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Reasons for optimism – education

Summary:
The grounds for optimism concerning UK education at both school and university levels are based on the assumption that it will change. Critics have not been short of ammunition, pointing out that children from East Asian countries regularly score well ahead of their UK peer group in ‘hard’ subjects such as mathematics, physics and engineering. There has been concern that the measures which purport to show a higher percentage passing with higher grades are in fact measuring grade inflation, and that the subjects have been dumbed down to make high scores easier to attain. There is concern, too, that a typical UK university is no longer what Disraeli called “a place of light, liberty and learning,” but a place that will not tolerate the expression of views that might offend some people.

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The grounds for optimism concerning UK education at both school and university levels are based on the assumption that it will change. Critics have not been short of ammunition, pointing out that children from East Asian countries regularly score well ahead of their UK peer group in ‘hard’ subjects such as mathematics, physics and engineering.

There has been concern that the measures which purport to show a higher percentage passing with higher grades are in fact measuring grade inflation, and that the subjects have been dumbed down to make high scores easier to attain. There is concern, too, that a typical UK university is no longer what Disraeli called “a place of light, liberty and learning,” but a place that will not tolerate the expression of views that might offend some people. Critics also allege that in a scramble for diversity, political correctness and equality, universities have lost sight of quality.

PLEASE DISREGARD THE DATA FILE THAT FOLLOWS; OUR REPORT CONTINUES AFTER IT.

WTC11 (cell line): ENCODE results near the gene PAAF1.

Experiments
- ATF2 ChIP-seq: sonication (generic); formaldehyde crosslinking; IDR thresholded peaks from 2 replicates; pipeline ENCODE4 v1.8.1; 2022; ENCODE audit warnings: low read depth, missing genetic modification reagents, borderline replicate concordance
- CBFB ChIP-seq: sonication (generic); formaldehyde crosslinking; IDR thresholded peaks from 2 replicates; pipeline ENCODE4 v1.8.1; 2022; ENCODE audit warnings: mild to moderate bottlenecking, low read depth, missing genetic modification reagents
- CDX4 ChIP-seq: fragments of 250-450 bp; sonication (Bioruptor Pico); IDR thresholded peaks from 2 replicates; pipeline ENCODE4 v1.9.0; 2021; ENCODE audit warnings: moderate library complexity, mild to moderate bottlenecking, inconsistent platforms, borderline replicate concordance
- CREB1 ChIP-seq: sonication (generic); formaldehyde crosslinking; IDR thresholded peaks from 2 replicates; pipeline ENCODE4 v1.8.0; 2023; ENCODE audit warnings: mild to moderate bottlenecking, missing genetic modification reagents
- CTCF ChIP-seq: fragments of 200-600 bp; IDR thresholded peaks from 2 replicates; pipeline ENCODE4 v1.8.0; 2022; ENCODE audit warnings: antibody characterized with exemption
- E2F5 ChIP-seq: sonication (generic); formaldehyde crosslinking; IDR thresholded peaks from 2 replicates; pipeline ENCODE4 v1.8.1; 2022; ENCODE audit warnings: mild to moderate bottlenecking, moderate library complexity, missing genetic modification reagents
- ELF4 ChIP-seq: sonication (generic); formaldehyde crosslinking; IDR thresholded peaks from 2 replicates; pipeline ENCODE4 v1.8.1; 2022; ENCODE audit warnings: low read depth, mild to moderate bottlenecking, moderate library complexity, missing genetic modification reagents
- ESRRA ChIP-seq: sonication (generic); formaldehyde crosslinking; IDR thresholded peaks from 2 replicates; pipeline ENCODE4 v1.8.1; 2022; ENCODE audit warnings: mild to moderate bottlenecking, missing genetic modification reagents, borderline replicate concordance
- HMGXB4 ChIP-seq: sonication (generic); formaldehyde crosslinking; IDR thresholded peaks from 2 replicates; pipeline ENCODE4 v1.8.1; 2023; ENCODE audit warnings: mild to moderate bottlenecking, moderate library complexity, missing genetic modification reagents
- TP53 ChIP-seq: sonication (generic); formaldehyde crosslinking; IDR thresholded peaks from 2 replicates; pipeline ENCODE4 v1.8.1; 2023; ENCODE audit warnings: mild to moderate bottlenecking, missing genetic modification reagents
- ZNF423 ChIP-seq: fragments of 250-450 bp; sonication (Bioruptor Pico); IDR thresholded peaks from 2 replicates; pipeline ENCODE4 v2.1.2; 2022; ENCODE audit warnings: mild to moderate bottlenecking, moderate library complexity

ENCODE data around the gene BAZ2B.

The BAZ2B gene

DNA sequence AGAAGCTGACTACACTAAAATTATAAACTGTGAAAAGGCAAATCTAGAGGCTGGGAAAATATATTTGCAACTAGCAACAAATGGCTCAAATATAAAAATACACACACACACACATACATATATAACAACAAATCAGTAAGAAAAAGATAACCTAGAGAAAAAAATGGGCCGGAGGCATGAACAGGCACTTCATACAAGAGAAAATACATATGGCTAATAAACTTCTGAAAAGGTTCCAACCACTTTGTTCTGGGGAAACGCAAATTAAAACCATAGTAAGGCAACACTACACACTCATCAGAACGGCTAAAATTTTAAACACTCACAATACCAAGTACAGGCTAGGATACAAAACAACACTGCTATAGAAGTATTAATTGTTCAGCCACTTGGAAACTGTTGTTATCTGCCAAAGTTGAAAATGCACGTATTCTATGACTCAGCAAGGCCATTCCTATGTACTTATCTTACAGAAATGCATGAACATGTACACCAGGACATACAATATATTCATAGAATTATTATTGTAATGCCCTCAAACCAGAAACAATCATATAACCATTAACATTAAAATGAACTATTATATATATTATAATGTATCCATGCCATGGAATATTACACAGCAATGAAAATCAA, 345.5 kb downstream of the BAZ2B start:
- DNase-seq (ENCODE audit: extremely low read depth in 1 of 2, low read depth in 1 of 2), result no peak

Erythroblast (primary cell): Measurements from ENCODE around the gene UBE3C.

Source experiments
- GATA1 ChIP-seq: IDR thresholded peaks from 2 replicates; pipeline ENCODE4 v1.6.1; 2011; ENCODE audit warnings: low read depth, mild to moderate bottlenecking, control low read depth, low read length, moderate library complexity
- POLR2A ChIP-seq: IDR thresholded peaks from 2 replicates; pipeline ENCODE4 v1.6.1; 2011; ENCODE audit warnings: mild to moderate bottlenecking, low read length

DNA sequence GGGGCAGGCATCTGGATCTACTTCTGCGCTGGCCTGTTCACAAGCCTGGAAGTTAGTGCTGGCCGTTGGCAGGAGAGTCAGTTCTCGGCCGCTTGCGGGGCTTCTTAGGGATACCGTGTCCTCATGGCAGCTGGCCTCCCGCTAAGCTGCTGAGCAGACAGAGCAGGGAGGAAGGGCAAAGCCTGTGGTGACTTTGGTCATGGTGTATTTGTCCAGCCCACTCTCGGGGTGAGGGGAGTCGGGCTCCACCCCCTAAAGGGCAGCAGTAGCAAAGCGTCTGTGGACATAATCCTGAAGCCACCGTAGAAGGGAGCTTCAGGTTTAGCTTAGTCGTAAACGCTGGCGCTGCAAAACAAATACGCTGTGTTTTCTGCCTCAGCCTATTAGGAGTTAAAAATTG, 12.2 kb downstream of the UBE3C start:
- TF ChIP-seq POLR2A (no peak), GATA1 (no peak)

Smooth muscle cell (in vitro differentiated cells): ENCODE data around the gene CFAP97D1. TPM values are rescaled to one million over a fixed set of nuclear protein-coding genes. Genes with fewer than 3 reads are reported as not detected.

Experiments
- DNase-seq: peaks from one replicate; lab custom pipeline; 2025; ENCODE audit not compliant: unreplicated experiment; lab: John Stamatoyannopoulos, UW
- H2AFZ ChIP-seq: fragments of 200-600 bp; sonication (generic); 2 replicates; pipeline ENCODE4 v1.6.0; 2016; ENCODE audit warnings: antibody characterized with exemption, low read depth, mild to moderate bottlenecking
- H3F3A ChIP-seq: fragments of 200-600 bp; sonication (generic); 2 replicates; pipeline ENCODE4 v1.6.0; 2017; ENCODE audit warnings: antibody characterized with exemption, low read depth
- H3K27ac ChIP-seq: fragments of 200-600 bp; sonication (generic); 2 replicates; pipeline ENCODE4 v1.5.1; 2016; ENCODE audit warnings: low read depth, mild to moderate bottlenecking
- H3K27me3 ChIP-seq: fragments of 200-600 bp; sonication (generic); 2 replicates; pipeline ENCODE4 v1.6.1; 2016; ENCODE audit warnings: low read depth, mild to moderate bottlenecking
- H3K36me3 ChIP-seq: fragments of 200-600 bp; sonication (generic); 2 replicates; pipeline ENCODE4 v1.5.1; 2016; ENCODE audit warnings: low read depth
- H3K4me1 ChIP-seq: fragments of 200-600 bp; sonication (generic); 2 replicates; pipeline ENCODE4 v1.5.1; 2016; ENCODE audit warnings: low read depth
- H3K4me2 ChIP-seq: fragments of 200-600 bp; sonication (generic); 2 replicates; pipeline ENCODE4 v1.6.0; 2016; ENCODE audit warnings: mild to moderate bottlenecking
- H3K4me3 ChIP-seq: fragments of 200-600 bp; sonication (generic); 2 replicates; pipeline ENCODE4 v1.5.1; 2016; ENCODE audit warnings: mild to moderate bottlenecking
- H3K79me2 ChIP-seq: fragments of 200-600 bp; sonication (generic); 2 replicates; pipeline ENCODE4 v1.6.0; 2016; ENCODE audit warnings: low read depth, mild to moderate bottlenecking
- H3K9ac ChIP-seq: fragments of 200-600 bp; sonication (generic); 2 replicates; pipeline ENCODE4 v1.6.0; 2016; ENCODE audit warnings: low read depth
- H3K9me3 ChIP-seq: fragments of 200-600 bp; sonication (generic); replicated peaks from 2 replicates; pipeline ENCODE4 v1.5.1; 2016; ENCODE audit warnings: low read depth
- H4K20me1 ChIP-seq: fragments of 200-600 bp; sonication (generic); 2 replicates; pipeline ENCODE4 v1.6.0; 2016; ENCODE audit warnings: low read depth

There are, however, indicators that suggest these criticisms may soon be met. Every year more schools choose to be self-governing as ‘free’ schools or to attain ‘academy’ status. This combines with the parental choice that has become widespread to create a situation in which parents can put pressure on the system by preferring schools with rigorous academic standards rather than ones which pursue a ‘woke’ agenda of social and diversity awareness instead. Since the schools’ revenue from the state is based on enrollment, the choices of parents will increasingly lead schools to follow the preferences of parents and students or risk closure.

An important technological development will speed the process of change. The application of artificial intelligence to education makes it possible for each child to have an individual electronic tutor that can teach them at the pace they are capable of attaining. These will be accessible outside the classroom as well as within it, and will transform the way children are taught. Teachers will no longer have to attempt to lead a class forward all at the same pace.

Further grounds for optimism about the future of education spring from the fact that variety will increase as both schools and universities have the option of specializing in particular disciplines. Some will choose to become centres of excellence in subjects such as mathematics or music, and as they acquire that reputation, will attract the brightest and the most promising students in those subjects to their doors.

University education has become increasingly international, and will almost certainly continue to do so. UK universities have many students from other countries studying at them, and increasing numbers of UK students are choosing to study at foreign universities. This enables students to choose the institutions and courses best suited to their needs and abilities.

The greatest improvement will come from the change in which the state no longer provides education, but guarantees access to education instead. The state will provide most of the money for education, but it will be directed to independent, self-governing institutions rather than to state-owned ones. This leads to competition between providers of education, and will raise standards accordingly.

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